Take a Photo While Recording Video on the iPhone
The latest versions of the iPhone can record high definition video, and as a result they’re getting a lot more widespread use as ways to capture memories in motion. But sometimes when you’re recording a movie, you also want to take a picture of what’s in focus too, and you can do exactly that on the iPhone.
The secret is in the details, and the same camera button you tap to flip the camera from the rear to the front-facing lens transforms into a standard camera button when a video is actively being recorded. Try it out, it’s very simple:
How to Snap a Still Photo While Recording Video with iPhone
- While recording a video on the iPhone, tap the camera button in the upper corner to instantly snap a picture of the same shot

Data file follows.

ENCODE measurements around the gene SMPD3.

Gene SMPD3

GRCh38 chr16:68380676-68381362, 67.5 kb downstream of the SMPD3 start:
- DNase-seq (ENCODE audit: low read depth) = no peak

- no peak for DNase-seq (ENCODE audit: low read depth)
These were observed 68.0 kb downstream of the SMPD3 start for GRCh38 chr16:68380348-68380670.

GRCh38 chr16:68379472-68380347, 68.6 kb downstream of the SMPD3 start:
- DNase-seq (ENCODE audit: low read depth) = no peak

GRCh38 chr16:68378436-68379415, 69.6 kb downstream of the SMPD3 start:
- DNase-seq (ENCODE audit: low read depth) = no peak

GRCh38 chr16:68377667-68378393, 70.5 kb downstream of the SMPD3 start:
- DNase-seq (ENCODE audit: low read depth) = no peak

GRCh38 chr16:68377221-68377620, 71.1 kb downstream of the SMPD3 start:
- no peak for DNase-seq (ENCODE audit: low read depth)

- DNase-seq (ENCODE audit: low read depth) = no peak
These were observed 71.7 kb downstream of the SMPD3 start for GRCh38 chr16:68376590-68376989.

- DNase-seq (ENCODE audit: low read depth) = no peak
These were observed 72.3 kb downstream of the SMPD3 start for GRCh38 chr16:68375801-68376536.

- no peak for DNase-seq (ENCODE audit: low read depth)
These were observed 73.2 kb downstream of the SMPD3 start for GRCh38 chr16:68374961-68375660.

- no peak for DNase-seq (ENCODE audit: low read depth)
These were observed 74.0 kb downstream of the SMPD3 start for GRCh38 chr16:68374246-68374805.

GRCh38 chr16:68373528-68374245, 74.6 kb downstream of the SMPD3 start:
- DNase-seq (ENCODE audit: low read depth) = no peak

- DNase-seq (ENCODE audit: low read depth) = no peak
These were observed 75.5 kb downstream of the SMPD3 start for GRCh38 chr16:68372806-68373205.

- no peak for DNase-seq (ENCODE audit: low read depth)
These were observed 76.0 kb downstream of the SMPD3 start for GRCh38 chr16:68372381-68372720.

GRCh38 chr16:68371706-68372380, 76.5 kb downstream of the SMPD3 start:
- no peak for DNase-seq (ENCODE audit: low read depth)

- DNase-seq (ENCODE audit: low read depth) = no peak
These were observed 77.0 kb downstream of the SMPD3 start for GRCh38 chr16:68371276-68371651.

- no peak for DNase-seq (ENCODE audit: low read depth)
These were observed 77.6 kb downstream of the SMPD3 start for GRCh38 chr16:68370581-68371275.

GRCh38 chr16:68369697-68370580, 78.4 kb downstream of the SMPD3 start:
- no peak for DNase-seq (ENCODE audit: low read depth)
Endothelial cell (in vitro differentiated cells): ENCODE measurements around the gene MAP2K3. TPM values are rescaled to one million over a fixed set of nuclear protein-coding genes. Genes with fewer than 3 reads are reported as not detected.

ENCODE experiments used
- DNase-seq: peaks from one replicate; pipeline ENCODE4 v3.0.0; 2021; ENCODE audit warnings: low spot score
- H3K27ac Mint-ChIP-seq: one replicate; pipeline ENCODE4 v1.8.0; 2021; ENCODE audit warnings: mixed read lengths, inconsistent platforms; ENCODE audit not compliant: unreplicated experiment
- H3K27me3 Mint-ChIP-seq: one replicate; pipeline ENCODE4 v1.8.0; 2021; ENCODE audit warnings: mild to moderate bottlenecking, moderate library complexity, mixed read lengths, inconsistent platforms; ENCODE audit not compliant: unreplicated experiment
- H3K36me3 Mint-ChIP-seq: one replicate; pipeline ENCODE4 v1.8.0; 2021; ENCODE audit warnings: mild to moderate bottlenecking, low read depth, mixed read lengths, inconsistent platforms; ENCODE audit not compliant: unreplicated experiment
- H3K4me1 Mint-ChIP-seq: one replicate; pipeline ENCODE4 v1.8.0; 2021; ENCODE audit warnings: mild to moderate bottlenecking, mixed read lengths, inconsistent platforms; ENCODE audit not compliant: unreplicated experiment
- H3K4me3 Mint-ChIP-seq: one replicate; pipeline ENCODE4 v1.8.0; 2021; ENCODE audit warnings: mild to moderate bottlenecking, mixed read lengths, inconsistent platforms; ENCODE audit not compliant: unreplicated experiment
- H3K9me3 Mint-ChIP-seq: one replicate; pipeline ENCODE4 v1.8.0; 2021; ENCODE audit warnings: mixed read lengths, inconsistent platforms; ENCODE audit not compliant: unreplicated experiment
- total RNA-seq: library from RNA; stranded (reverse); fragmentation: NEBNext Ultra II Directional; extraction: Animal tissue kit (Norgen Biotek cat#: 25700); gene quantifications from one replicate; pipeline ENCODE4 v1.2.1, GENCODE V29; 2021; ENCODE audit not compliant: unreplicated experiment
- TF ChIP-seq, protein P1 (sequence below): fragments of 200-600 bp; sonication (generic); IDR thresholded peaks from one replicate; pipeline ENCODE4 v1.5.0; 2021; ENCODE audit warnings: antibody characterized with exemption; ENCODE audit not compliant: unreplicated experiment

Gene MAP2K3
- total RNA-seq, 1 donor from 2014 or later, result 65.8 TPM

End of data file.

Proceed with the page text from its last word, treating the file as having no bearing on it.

This does not halt the recording of the current movie, and the screen flash and camera sound do not become part of the video either, those are indicators exclusively for you, the photographer.
You can locate the the snapped picture in the Photos app and Camera Roll as usual, where you can do whatever you want with it.
There’s one caveat though; the snapped photo will save at a reduced resolution when compared to a standard iPhone photo. For example, on the iPhone 5, a photo taken during a video recording will save at 1080p resolution, the same resolution as the movie, not the standard 8MP resolution of the camera lens itself. This is probably because the iPhone camera is actually just saving a frame of the video rather than taking a separate picture, thus the change in resolution. So while this is handy for capturing a quick moment as a frozen frame, if you want a standard high res picture version you’ll want to stop recording video temporarily and flip to the camera for best results.
Speaking of resolutions, remember that you’ll want to copy the HD video off the iPhone manually if you want to save it in it’s highest resolution format. Mailing a video is certainly easy, but the process of emailing it also compresses the video quality and dramatically reduces the resolution.
This may work on the newest iPod touch and iPad as well as other iPhone models, though I only tested this on an iPhone 5.